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Thursday, September 26, 2013

Tokyo String Quartet, Dvorak, String Quartet No. 12; Smetana, String Quartet No. 1

Bedrich Smetana (1824-1994) and Antonin Dvorak (1841-1904) were instrumental in putting the area now known as the Czech Republic on the map musically. They both combined the prevailing romantic ethos of the time with their own musical personalities and the feel of local folk musics they experienced in their lives. Of all the so-called nationalist composers, they were among the most brilliantly successful in matching real musical inspiration with an internalized musical culture absorbed from the air around them.

Paradoxically, Dvorak is most remembered for two works inspired by his visit to the United States, his Symphony "From the New World" and his String Quartet No. 12, "The American." The latter has gotten a fresh new reading by the Tokyo String Quartet, along with Smetana's seminal First String Quartet, "From My Life" (Harmonia Mundi HMU807429).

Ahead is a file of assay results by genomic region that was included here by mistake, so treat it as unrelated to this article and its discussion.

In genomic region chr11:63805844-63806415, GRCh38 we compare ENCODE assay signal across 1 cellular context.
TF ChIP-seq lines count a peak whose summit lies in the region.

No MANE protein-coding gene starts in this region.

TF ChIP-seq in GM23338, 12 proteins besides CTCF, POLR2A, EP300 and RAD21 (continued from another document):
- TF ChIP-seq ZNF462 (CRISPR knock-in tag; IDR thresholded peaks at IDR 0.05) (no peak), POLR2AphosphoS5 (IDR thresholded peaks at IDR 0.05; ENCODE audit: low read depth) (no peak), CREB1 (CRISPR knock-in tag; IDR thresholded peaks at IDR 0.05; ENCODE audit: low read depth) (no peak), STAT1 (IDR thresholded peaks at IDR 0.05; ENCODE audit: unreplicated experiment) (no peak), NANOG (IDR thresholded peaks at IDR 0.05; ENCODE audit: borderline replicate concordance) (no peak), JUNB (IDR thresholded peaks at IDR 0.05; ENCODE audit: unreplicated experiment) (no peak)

Both works have had deserved popularity for their singingly memorable, expressively lyrical, yet robust thematic material, the clarity of structure and exemplary status as among the best in later romantic string quartet craft.

The Tokyo String Quartet give a fittingly impassioned reading of the works--flowing, emotive without erring on the overdone side, beautifully phrased and balanced. These are some of the finest performances I've heard of the two masterpieces. They are very much recommended.

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